Friday, March 28, 2014

Shabbat-O-Gram March 28

Shabbat Shalom!  

I want to give you a photographic taste of Jerusalem in spring, which I experienced just last week. The colors, the flowers, the vivacity of the people (especially on Purim) are simply spectacular.  Above you see the sunrise over the Mount of Olives (with the Moab mountains of Jordan in the background) that I was privileged to witness, thanks to jet lag, from my room in The Mount Zion Hotel (a shameless plug for this summer's trip, since we will be staying there - space is still available - trip details are here).

See more photos throughout this O-Gram and at the bottom, a sunset from Old Jaffa.

 Jerusalem marathon last Friday

This Shabbat morning, our service will be dedicated to TBE's teens.  Lots of them will be involved, some reading Torah, some leading discussions, some just hanging out.  Noah Zussman and I will be hosting that rollicking Game Show, "Is It Good for The Jews?" and I'll have special treats direct from  Israel to incentivize participation (read: shameless bribe).  Then, we'll all be enjoying a kiddush lunch, sponsored by the Young family.  There are very few opportunities during the year for our teens to touch home base (a perfect metaphor for baseball's opening weekend) here at their synagogue.  If you are a teen or a parent of one, please join us tomorrow!  I'd love to see you!
I'm also really looking forward to our young family Chocolate Seder this evening.  We have a huge crowd already signed up.  If you haven't yet, join us! 

 Even Moses ran in the Jerusalem Marathon


Speaking of Passover, don't forget our Passover Food Drive (details here).  For the past several years, we have not had a congregational seder, primarily for logistical reasons as well as lack of demand.  Each year, though, we have matched people looking for seders to congregant families with extra space at the table.  If you fall into either of those categories, please let me know - and if you have space, let me know how many places and for which night(s), and we'll go from there.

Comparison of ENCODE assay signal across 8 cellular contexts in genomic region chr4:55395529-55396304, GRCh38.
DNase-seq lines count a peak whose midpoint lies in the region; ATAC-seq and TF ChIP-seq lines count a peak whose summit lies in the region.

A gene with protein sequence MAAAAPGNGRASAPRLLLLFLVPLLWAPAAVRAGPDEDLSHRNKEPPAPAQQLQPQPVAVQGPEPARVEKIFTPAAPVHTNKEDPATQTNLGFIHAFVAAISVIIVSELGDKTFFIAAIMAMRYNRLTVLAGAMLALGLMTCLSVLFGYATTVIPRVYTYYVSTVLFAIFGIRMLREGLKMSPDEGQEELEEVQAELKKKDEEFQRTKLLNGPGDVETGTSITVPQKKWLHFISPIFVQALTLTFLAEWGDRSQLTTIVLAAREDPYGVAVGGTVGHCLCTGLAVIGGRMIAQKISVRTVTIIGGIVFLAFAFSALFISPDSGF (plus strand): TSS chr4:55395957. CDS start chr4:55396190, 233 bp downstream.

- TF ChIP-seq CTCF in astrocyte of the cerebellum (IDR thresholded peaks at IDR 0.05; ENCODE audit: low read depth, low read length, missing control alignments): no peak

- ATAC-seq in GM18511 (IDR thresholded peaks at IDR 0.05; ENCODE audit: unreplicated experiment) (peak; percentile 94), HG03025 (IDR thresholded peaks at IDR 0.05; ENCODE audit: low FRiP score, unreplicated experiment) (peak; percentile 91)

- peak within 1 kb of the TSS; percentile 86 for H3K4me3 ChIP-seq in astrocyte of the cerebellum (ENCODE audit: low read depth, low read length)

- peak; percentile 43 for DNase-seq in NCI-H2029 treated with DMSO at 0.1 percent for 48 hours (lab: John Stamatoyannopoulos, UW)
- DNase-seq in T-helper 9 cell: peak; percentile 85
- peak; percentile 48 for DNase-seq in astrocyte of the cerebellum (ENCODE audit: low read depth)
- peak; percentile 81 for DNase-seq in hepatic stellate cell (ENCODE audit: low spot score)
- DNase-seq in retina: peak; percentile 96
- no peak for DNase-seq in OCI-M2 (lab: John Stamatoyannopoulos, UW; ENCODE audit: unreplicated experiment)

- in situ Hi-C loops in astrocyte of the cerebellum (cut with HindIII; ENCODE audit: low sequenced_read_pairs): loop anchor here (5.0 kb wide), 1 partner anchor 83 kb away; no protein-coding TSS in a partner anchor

It is customary to sell hametz before the holiday - a legal fiction that essentially means you can store it away in your home without deriving benefit from it.  Download the Sale of Hametz Form,  And click here to download the complete Rabbinical Assembly Passover Guide.Also see my extensive list of Seder guides and passover supplements.

And since Purim is still fresh in our memories, see our complete Purim album here.

 Purim on Ben Yehuda St

April Fool's, "Noah" and Nisan: A Case of Cabin Fever

The highly touted film "Noah" is opening this weekend to generally positive reviews, and this coming week we begin the months of Nisan and April on the same day, Tuesday, A.K.A. April Fool's Day.  The first of Nisan is also known as the biblical New Year, as it is the month of Passover - and this Shabbat we announce this most important of months with special fanfare (the name of the Sabbath is in fact Shabbat Ha-Hodesh - the Sabbath of THE Month)

I'll bet you did not know that all of these things are connected!  Allow me to explain...

The most popular explanation for April Fool's Day involves the revolutionary change in calendars that occurred 500 years ago. Until then, many ancient cultures celebrated New Year's Day in late March to coincide with the arrival of spring. However, March 25 was the Feast of the Annunciation in much of medieval Europe, so the more pagan New Year's celebrations were postponed until April 1.

Then, on Feb. 24, 1582, Pope Gregory XIII introduced his Gregorian calendar, which had a bold change -- the New Year would begin on Jan. 1. In the next few months, a handful of countries signed on to the pope's idea.

This is where the fun supposedly began. One of the countries that adopted the new calendar almost immediately was France. But as you might imagine, word of the change didn't reach all the French people with lightning speed in those days.

As a result, the story goes, some people refused to change, some forgot and some apparently even were tricked into celebrating New Year's Day on April 1 as they always had. Those who had changed made fun of these rubes and reportedly sent them on fool's errands or tried to trick them into believing other things that were not so. Hence, the origin of April Fools'  Day.

But as points out, there are problems with this theory (you can read about them here).